Alex Tilley [00:10:41]:
And it’s like, that’s fine, whatever. But don’t let embarrassment of that stuff drop you from putting together the key pieces that they’ll need to carry on with their lives. Because when someone goes through a sudden death or a a short protracted illness, you simply don’t have the time to say, oh, yeah. For the mortgage payments, you’ve got to log into this. And, oh, yeah. There’s some shares in Comsec over here, but also the wealth management or whatever it is is via this mob over here, you know, and or really basic stuff. The electricity bill comes to this email account and we pay it using this credit card. These are really simple things We often set up as we go through life, just, you know, as you get a new electricity provider, say you understand how you pay that bill, but we might not communicate that with each other enough.

Alex Tilley [00:11:27]:
So it’s about making sure that everyone involved knows at least where to start finding those pieces to unravel your life because we can get caught up in, well, I’m gonna use this really smart keychain and this smart password manager and this vault and this, you know, Excel spreadsheet with a password, all that sort of stuff, which to us makes sense in our little heads. It makes total sense as we grow it over time. But again, we come to it from the aspect of a stressed out loved 1 who’s grieving to try and unpick. And it’s a, it’s a very different ballgame of security when we come to that aspect of it.

Karissa Breen [00:12:03]:
Yeah. A 100%. I hear what you’re saying. So okay. So when when do people start doing this? Because, like, people don’t necessarily pass away when they’re older. Right? So people start just doing this today. And then my follow-up question for that would be, are we gonna have to start having digital estate wills as well to be like, well, these are what all the things are. This is like, but then what happens if that gets breached?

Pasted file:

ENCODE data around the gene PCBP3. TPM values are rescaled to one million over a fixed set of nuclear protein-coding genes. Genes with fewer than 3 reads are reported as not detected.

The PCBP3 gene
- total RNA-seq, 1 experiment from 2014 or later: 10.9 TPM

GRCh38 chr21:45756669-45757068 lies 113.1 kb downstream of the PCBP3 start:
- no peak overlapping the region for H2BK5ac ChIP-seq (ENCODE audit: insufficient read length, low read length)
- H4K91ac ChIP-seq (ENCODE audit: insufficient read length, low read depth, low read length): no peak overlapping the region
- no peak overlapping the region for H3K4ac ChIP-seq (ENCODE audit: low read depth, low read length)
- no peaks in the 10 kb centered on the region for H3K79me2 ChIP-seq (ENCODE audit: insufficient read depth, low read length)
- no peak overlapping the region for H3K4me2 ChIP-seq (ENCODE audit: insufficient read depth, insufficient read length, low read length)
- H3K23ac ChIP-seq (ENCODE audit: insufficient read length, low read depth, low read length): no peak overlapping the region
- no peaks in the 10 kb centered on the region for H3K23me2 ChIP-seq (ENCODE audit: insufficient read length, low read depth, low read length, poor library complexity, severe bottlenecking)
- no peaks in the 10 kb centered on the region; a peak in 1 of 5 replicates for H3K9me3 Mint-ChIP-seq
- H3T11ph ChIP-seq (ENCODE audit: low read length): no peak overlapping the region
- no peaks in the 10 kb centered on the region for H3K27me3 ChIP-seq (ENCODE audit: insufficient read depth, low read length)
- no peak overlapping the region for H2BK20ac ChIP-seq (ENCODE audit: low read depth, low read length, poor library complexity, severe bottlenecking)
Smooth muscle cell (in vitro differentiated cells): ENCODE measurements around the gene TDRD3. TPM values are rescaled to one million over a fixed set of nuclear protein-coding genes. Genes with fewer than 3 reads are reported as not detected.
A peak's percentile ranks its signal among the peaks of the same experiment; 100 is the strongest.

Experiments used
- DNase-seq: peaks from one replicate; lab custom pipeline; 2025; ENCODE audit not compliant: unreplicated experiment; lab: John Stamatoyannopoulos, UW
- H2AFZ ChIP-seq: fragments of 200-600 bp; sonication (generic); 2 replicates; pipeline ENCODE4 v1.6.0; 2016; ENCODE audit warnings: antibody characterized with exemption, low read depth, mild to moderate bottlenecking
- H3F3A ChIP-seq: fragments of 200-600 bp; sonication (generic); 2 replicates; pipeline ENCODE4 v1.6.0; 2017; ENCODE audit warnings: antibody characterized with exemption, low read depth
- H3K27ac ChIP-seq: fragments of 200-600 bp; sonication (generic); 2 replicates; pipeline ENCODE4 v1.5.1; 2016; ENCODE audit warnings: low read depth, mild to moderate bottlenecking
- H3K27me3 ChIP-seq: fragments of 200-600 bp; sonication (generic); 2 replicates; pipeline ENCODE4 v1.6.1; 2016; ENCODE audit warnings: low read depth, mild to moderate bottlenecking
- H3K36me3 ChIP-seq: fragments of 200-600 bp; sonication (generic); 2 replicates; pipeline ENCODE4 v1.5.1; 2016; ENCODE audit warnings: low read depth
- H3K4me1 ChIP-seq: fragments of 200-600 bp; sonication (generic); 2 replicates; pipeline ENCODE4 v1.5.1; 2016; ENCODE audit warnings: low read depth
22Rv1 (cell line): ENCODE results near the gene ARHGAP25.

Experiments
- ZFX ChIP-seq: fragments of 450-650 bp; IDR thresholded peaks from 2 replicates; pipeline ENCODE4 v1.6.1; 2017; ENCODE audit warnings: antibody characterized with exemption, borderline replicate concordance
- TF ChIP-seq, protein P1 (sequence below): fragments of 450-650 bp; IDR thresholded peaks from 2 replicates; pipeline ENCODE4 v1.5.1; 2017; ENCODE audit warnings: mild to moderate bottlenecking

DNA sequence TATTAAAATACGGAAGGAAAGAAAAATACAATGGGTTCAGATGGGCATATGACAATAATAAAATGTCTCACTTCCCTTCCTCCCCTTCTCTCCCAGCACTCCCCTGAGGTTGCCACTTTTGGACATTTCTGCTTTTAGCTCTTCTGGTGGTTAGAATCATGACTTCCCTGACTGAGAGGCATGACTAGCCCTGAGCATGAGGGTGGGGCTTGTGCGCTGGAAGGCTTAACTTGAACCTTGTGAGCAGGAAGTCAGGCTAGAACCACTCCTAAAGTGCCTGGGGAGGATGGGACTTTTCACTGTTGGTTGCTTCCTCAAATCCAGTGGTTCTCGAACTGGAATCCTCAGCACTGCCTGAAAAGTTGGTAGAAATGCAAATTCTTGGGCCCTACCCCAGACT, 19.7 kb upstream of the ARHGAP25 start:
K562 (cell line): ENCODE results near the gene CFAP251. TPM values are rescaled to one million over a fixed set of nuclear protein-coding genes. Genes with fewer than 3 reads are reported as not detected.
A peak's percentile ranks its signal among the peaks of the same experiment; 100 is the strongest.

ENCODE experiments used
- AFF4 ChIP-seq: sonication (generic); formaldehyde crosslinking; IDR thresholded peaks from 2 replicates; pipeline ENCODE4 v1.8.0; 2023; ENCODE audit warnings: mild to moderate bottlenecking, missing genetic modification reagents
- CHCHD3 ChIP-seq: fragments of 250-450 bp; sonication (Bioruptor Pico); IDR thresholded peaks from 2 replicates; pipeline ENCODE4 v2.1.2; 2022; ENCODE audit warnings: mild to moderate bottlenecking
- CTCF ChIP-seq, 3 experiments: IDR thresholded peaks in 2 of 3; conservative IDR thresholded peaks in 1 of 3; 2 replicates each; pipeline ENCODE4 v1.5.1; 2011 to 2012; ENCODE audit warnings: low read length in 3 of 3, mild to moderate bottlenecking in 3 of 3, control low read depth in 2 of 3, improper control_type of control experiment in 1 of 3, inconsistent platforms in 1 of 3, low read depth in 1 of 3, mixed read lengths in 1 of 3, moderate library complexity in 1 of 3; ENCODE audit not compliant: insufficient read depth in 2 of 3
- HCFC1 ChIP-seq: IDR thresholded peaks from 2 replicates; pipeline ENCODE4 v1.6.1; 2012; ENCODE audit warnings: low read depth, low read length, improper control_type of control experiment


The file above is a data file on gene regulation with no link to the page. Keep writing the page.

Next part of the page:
Alex Tilley [00:12:31]:
See, yeah, you’re exactly right. And this this is where it does become that sort of cheating in the egg situation where it’s like, well, I need to have this together, but at the same time, that then is a risk point. And, you know, we we have that sort of discussion about trying to figure that out. And it does come down to understanding, well, let let’s say today I sit down and do it. And so going through my situation where my father, who was quite tech savvy, unfortunately, passed away quite quickly this year. And when I was going through this process over the last few months, some friends of mine who use let’s, I’ll you know, this is not picking on them. It’s a friend of mine who use LastPass. Right? They’re quite happy with LastPass.

Alex Tilley [00:13:07]:
They quite like it, but they knew it had us an option in there for, like, a a recovery account via a trusted loved 1 or a trusted friend, but they hadn’t set it up. So they had the conversation just over lunch with someone with their best mates and said, hey. Would you mind if I linked my password vault to your account so that in the event that I that I die, you can actually access and unlock it for my partner or my children to then at least have access to those passwords, which are then for those crucial services. So and it doesn’t work, but they can just log into it straight away. They have to go through some checks and balances. But even just that little conversation, just just over lunch was enough for them to say, okay. Well, now at least if I leave here this afternoon, leave where it’s afternoon and hit by a bus, my friend knows how to access the password that my my my kids might need to access their school or whatever the case may be. So, honestly, it can start with something as simple as that.